FDA Approves Alternative to Viagra

Nod for Levitra ends impotence pill monopoly

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By
HealthDay Reporter

(HealthDay is the new name for HealthScout News.)

WEDNESDAY, Aug. 20, 2003 (HealthDayNews) -- Make room, Viagra. You're not the only erection pill on the block anymore.

The Food and Drug Administration on Tuesday approved Levitra, the second impotence drug to be marketed in the United States and the first to rival Viagra, which has singlehandedly dominated the U.S. scene since 1998.

The drug, which has been available in Europe since March, is expected to hit U.S. pharmacy shelves within a few weeks. A third drug for erectile dysfunction (ED), Cialis, has also been approved in Europe and is expected to debut this side of the Atlantic later this year. Still another, Uprima, applied for approval last year after having withdrawn because it led to fainting.

"It's exciting news, very exciting," says Dr. Natan Bar-Chama, director of male reproductive medicine and surgery at Mount Sinai Medical Center in New York City.

Some 30 million men in the United States suffer from ED, and it is estimated that more than half of all men over the age of 40 are affected by the disorder to some degree. Only about 10 percent or 15 percent of men with the problem are being treated, however.

"Despite the media attention, there is still a huge underlying need to have men realize that they may have a problem and to raise their hand and come to their doctor," says Dr. Marc Gittelman, founder and director of the Miami Center for Sexual Health, who has also been involved in clinical trials for Viagra, Levitra, and Cialis.

It's not entirely clear how Levitra, made by Bayer AG and distributed in the United States by GlaxoSmithKline, and Viagra, made by Pfizer, will complement or compete with each other. Both drugs belong to the same family of medications: PDE5, or phosphodiesterase 5 inhibitors. These both work by inhibiting the enzyme that degrades the erection, Gittelman explains.

Experts anticipate that Levitra (scientifically known as vardenafil) will be a natural for men who have not benefited from Viagra. "Certainly patients who have tried Viagra and have had suboptimal response now have a new agent and are candidates," Bar-Chama says.

"Virgin" patients will also be candidates. "Millions of men who are untreated we are hoping will come in," Gittelman says. "Levitra will be used as a first-line drug. It's an equal choice."

There have been no head-to-head comparisons of Levitra and Viagra, but much data is suggestive, Gittelman says. Levitra seems to work faster than Viagra, with a "window of opportunity" of 16 minutes to five hours vs. the average one to four hours that are indicated on Viagra's package insert.

There are also no food or alcohol restrictions on Levitra, so romantic dinners are not out of the question. The general recommendation for Viagra is to take it after a low-fat meal or on an empty stomach because fatty foods inhibit absorption of the drug.

Levitra also seemed to have some advantages in quality-of-life areas. "Men were actually pleased with the firmness of their erection. There was an improvement of orgasm function [a category that includes ease of achieving an orgasm]. They also felt that their general overall sexual experience was improved," Gittelman says.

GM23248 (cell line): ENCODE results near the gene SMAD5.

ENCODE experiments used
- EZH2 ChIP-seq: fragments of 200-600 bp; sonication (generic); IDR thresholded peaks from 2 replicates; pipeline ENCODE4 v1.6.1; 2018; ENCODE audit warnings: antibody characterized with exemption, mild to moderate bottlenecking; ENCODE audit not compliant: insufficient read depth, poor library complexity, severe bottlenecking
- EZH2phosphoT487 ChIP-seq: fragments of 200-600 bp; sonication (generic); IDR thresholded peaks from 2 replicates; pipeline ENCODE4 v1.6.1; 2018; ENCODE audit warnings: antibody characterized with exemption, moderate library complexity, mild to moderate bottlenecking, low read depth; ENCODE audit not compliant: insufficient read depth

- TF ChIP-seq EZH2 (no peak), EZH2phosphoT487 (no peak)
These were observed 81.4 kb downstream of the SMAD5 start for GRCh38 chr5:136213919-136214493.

Finally, 86 percent to 92 percent of men are expected to have improvement in erections on Levitra. Of all the men that respond, 91 percent are expected to have success in subsequent attempts.

This data is based on more than 50 clinical trials involving more than 5,700 men.

The recommended dose for Levitra is 10 milligrams. A 20-mg pill is also available for those who don't respond, along with 2.5 mg and 5 mg for patients who have certain medical conditions or are taking other drugs. Levitra should not be used more than once a day.

The medication also comes with certain warnings. It should not be used by people taking nitrate-containing medications or alpha-blockers, or who have a rare heart condition known as "prolongation of the QT interval."

It's also not recommended for those who have had a heart attack or stroke within the last six months, who have significantly low blood pressure, uncontrolled high blood pressure, unstable angina, severe liver impairment, end stage renal failure requiring dialysis, or retinitis pigmentosa. The most common side effects reported were headaches, flushing, rhinitis and indigestion.

In the meantime, Pfizer has filed a lawsuit claiming that one of its patents would be infringed by the sale of Levitra.

More information

For more on the new drug, visit Levitra.com. For more on sexual function issues, visit the Consortium for Improvement in Erectile Function or the National Institute of Diabetes and Digestive and Kidney Diseases.

SOURCES: Natan Bar-Chama, M.D., director of male reproductive medicine and surgery, Mount Sinai Medical Center, New York; Marc Gittelman, M.D., founder and director, Miami Center for Sexual Health and voluntary associate professor, University of Miami School of Medicine; U.S. Food and Drug Administration news release

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